Connell’s “The Most Dangerous Game” is a story filled with blood, gore, violence, and death, and these are highlighted throughout the story by the color red. For instance, when Rainsford falls into the “blood-warm waters” (Connell) at the beginning of the story, it symbolizes that he is going to be the target of a violent fate (Jacobs). After swimming ashore on the island, Rainsford finds a “patch of weeds [that] was stained crimson” (Connell). The color red seems to be more directly linked to Zaroff’s desire for bloodshed, as the story progresses. For instance, Ivan, Zaroff’s bodyguard, wears a red sash, and Rainsford is served bowls of red borscht at the mansion. Moreover, Zaroff is described as having a “smile [that] showed red lips and pointed teeth” and a “curious red-lipped smile” (Connell). However, when the hunt begins, Connell’s emphasis on the color red shifts towards Rainsford’s good judgment, which is an indication of his eventual victory.
Another powerful symbol in the story is the swarming, ungoverned, and wild jungle, which symbolizes the chaos on the island, and Zaroff’s own demented and twisted psyche. The island is shrouded by the “snarled and ragged” growth, as a result of which Zaroff’s despicable hunt is hidden from the rest of the view. The jungle also symbolizes Rainsford’s restriction and loss of control since it prevents him from returning to civilization. For instance, the trees and undergrowth prevent Rainsford from seeing a way through when he wakes up the next morning, after swimming ashore on the island. When Zaroff approaches him for the kill, the forest causes Rainsford to feel claustrophobic. Ultimately, Rainsford favors the sea instead of the jungle and succeeds in escaping this mental and physical space.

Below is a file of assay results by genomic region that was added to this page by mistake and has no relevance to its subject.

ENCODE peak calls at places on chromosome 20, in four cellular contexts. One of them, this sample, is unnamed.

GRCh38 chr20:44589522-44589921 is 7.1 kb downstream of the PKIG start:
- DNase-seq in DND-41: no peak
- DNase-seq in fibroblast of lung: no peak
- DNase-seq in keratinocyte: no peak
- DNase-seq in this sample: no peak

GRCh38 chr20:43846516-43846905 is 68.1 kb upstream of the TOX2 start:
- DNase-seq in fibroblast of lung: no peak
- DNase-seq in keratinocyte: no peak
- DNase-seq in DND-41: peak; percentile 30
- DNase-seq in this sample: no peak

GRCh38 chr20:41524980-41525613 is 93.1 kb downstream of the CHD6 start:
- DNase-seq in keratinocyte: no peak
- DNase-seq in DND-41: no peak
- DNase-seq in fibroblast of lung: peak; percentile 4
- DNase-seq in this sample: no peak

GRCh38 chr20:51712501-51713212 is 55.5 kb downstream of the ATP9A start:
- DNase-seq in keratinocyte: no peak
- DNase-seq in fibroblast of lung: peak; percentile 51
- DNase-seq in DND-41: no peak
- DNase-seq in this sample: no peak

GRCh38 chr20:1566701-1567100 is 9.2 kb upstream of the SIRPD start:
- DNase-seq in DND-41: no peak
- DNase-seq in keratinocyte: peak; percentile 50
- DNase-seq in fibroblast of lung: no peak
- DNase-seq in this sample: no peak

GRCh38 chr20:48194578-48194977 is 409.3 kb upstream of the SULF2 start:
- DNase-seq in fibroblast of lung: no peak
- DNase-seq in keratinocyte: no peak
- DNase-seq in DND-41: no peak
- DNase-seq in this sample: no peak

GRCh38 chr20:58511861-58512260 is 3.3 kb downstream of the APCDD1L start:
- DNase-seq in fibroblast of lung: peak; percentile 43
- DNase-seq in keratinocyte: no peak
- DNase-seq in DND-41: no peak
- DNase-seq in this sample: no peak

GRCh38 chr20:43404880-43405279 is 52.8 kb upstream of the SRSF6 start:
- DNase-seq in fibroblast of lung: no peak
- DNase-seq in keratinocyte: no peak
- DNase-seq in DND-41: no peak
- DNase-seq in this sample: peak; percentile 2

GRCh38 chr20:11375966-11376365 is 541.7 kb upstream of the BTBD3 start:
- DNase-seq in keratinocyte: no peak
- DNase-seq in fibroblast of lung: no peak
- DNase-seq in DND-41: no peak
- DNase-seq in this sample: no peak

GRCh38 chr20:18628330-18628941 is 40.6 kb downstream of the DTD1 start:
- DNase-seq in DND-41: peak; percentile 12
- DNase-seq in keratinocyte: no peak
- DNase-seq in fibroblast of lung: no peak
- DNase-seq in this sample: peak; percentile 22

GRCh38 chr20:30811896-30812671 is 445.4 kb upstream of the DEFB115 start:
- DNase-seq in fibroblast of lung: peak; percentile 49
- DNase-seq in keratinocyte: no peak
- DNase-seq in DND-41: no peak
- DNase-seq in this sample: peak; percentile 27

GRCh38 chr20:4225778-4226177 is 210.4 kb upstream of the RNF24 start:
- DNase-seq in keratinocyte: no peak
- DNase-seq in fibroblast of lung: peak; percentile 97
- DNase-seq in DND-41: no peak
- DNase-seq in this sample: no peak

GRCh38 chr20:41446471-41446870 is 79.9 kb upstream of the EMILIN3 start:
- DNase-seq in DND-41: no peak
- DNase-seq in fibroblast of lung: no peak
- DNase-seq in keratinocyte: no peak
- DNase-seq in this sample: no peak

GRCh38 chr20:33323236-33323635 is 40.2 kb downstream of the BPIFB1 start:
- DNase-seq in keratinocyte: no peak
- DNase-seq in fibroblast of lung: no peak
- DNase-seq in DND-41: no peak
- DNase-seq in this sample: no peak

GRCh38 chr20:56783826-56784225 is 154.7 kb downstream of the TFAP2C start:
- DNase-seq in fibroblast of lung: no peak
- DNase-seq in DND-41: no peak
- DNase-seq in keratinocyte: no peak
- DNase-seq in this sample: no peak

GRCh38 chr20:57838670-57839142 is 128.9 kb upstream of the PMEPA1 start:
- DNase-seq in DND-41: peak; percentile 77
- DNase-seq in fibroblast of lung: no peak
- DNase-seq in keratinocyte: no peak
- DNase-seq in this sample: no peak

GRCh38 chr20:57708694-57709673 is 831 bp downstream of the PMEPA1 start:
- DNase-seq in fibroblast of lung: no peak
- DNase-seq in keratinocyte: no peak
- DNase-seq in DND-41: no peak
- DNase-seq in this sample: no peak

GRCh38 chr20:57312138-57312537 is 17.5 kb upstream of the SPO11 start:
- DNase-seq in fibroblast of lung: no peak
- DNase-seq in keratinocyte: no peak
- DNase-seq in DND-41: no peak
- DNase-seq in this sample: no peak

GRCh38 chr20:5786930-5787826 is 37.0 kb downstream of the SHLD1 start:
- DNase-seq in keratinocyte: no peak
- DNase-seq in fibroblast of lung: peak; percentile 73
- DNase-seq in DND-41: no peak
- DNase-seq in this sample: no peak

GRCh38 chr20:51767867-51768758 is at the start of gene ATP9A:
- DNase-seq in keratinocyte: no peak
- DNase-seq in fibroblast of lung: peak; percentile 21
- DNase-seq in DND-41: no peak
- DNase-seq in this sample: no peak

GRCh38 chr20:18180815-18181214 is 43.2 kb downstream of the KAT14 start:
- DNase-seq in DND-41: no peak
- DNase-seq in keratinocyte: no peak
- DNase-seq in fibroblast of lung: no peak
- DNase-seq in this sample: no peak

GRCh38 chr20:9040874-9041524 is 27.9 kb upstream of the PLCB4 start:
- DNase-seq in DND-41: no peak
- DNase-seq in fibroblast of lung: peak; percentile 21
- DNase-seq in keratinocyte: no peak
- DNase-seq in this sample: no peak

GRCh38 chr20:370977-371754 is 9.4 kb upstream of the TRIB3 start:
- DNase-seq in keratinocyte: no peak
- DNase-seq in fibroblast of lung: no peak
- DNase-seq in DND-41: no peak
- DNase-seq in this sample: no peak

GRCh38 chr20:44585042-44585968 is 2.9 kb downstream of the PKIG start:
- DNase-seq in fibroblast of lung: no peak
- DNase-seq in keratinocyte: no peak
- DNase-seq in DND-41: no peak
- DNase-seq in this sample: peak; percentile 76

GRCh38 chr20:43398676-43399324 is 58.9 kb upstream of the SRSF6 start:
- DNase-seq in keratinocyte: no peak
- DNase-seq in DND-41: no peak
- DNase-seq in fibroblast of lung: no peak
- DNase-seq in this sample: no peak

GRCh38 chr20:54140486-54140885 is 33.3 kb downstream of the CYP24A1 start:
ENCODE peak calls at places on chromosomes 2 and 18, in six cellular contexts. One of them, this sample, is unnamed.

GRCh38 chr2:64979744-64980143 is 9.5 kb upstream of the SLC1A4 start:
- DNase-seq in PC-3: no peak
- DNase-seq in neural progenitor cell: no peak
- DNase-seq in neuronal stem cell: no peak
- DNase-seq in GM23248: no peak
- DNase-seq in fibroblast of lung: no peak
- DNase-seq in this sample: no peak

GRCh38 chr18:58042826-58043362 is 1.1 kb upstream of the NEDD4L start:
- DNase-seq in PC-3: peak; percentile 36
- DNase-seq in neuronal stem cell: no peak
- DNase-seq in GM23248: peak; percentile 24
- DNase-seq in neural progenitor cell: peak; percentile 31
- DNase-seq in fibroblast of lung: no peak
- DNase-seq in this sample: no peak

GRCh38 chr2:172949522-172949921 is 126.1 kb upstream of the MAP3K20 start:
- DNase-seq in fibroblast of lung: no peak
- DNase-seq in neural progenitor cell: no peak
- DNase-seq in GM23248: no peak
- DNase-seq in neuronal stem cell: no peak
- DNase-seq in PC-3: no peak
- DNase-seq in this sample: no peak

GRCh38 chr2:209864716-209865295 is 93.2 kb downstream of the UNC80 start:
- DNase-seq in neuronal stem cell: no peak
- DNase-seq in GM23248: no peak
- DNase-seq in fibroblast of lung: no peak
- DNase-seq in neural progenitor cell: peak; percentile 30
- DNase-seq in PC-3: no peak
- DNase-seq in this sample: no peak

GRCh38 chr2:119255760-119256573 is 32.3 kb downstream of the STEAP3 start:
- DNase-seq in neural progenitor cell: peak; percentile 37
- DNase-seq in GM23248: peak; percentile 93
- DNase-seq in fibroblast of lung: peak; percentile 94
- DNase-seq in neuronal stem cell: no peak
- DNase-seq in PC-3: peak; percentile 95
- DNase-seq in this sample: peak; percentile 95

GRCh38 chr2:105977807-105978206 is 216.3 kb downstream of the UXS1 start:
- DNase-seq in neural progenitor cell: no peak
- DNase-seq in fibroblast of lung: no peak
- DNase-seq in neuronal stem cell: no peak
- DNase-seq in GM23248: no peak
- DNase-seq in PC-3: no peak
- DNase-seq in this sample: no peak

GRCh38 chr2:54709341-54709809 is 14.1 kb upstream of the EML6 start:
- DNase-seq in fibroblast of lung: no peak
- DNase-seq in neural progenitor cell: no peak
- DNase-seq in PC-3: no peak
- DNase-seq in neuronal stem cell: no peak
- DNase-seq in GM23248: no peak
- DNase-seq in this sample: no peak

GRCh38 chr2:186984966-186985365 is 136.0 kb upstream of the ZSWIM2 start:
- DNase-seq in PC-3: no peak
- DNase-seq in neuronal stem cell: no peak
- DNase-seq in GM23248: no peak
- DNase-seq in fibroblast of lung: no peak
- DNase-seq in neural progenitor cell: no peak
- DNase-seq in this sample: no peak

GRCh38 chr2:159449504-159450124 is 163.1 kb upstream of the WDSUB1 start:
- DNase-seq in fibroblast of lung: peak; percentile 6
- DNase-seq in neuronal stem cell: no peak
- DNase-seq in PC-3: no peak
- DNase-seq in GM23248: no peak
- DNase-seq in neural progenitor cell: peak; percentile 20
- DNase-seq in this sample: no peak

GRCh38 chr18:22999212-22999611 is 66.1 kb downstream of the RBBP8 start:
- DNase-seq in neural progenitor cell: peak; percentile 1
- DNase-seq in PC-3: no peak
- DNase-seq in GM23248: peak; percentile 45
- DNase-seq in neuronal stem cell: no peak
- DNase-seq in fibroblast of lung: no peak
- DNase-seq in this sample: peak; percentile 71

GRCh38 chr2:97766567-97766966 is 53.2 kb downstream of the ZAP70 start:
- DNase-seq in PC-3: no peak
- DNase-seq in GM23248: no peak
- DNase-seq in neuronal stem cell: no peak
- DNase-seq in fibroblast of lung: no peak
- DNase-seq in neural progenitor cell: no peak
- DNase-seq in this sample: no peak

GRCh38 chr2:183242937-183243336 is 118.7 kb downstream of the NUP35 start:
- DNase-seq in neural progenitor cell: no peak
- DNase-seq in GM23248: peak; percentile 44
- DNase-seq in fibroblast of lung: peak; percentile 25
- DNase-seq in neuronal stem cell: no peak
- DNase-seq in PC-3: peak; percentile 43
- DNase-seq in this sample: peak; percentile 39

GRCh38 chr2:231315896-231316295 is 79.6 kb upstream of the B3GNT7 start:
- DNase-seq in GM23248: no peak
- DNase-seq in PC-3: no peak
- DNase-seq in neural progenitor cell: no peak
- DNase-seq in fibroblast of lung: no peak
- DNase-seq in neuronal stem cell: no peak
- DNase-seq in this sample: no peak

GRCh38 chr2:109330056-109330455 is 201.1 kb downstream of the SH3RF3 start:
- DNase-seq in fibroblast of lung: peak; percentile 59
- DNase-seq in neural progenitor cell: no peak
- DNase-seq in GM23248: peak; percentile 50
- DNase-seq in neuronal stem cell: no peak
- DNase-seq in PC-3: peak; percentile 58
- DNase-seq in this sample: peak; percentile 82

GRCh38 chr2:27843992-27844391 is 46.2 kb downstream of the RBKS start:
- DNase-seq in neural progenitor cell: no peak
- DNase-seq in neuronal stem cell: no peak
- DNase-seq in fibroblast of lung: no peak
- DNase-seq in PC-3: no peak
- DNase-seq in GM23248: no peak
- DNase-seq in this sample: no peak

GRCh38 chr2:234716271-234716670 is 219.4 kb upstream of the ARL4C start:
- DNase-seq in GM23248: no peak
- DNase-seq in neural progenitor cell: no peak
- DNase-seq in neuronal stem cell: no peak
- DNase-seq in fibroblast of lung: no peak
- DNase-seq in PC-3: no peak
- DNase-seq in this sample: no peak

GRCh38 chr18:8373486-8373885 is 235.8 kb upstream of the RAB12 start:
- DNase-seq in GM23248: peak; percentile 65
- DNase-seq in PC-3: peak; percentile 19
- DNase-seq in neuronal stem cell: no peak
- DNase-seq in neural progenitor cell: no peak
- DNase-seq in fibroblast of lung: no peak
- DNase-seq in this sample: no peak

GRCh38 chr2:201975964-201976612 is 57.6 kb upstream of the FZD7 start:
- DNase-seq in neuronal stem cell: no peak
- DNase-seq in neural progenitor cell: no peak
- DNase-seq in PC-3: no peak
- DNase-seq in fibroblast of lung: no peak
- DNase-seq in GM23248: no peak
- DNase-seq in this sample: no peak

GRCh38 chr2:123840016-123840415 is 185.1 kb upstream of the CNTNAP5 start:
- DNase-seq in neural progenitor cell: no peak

In conclusion, Richard Connell’s “The Most Dangerous Game” centers on the conflict of pitting man against man in the form of the hunt between Rainsford and Zaroff, and even man against nature, as Rainsford struggles against the forest, the ocean, quicksand, and more. Connell skillfully begins the plot with the exposition, where Rainsford and Whitney discuss hunting; Rainsford goes overboard, meets Zaroff on the island and discovers that he hunts humans. The rising action begins when General Zaroff begins hunting Rainsford, the climax occurs when Rainsford jumps into the water, the falling action takes place when Zaroff enjoys his apparent triumph, and finally the resolution takes place when Rainsford kills Zaroff when he comes to bed. Thus, Connell’s story has all five elements of a complete plot (Callison), and with the twists and turns that the story contains, makes “The Most Dangerous Game” an interesting yet dark tale.
Callison, Matthew. "Literary Elements of Plot." 37Stars. 37Stars, 13 Oct 2009. Web. 24 Feb 2013.
Connell, Richard. "The Most Dangerous Game." Fiction The EServer Collection. EServer, n.d. Web. 24 Feb 2013.
Jacobs, Tom. "Red Alert: The Color of Danger Influences Behavior." Pacific Standard. Pacific Standard Magazine, 22 Apr 2009. Web. 24 Feb 2013.